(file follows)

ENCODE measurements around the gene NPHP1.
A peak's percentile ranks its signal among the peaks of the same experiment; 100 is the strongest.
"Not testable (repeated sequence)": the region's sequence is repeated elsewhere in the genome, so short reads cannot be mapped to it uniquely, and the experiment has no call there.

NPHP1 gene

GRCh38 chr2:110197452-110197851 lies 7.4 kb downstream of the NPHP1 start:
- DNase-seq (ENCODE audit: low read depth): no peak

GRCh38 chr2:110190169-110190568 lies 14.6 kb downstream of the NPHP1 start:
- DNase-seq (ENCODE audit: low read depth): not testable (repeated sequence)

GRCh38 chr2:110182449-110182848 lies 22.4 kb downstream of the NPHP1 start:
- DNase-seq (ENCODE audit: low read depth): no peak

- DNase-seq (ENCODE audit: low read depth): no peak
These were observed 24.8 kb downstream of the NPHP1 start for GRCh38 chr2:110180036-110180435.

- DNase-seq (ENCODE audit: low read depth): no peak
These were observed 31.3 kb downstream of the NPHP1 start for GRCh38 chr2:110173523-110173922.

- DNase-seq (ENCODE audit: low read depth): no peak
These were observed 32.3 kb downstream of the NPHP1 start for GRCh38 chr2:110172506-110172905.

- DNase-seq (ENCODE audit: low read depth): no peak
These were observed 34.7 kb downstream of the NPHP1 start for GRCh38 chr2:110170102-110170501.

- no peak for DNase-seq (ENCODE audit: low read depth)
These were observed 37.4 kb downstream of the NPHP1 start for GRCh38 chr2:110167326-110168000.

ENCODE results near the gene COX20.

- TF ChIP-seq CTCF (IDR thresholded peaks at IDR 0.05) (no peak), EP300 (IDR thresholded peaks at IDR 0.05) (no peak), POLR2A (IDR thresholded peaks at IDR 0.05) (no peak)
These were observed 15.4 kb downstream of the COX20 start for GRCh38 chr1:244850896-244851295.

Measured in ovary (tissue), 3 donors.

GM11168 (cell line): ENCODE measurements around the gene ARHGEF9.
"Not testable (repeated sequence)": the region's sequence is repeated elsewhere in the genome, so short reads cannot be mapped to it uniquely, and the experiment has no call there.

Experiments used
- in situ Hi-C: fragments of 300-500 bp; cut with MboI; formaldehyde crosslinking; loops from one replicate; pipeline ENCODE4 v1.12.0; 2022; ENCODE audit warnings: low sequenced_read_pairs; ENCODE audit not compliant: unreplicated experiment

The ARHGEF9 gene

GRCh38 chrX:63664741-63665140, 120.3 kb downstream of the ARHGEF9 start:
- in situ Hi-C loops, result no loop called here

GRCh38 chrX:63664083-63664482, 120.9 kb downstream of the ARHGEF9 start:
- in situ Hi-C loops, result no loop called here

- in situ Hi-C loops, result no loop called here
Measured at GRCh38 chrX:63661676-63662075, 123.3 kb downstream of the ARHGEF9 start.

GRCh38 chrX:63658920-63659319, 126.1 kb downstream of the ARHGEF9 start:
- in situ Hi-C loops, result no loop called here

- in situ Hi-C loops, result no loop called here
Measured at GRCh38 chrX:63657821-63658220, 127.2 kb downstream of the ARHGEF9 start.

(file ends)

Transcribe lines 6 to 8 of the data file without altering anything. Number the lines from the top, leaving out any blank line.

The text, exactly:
- DNase-seq (ENCODE audit: low read depth): no peak

GRCh38 chr2:110190169-110190568 lies 14.6 kb downstream of the NPHP1 start:
- DNase-seq (ENCODE audit: low read depth): not testable (repeated sequence)